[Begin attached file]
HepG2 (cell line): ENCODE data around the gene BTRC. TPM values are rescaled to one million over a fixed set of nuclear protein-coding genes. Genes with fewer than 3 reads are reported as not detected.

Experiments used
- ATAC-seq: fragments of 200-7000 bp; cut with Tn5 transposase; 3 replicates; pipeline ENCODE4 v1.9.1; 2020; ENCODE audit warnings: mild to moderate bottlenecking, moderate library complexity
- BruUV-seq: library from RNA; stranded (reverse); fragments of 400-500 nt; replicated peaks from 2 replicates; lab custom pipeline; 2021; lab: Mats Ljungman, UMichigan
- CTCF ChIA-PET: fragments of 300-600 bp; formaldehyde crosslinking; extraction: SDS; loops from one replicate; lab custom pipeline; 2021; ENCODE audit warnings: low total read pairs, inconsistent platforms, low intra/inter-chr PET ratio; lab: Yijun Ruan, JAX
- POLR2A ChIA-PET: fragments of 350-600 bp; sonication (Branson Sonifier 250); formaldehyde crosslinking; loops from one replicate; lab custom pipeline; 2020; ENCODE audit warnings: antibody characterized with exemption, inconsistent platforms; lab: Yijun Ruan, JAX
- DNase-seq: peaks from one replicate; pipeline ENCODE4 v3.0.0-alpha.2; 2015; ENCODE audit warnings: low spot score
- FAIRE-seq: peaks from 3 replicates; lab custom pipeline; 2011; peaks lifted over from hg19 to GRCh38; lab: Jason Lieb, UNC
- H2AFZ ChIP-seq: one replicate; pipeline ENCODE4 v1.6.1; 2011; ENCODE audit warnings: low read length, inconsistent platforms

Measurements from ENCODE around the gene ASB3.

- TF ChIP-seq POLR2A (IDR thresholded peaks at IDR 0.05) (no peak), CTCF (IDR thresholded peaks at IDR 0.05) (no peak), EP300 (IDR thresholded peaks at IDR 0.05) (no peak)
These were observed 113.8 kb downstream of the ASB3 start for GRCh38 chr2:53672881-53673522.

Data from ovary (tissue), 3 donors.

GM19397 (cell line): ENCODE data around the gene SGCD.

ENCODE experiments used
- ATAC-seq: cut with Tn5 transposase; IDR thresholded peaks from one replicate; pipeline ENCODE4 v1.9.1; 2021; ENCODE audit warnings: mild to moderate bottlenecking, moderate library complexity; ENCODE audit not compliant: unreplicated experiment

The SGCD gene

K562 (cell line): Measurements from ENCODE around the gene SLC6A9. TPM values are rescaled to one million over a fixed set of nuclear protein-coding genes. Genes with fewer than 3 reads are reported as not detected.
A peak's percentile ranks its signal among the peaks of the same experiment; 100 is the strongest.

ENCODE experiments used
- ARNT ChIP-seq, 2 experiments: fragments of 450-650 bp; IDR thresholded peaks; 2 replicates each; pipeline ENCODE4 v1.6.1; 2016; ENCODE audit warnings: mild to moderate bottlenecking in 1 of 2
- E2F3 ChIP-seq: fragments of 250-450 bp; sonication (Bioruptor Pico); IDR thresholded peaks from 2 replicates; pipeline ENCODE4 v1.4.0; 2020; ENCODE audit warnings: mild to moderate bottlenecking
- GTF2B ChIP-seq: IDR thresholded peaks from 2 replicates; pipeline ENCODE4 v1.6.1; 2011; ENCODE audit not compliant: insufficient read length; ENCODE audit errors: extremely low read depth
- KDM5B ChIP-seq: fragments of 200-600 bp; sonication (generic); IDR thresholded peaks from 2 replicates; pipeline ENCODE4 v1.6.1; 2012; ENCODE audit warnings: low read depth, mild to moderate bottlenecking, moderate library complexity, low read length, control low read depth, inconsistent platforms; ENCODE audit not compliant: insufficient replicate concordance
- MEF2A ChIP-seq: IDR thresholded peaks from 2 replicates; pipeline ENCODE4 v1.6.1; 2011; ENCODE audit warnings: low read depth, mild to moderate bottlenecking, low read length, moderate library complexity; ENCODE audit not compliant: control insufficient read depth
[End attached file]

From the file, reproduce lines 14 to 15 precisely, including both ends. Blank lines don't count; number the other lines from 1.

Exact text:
GM19397 (cell line): ENCODE data around the gene SGCD.

ENCODE experiments used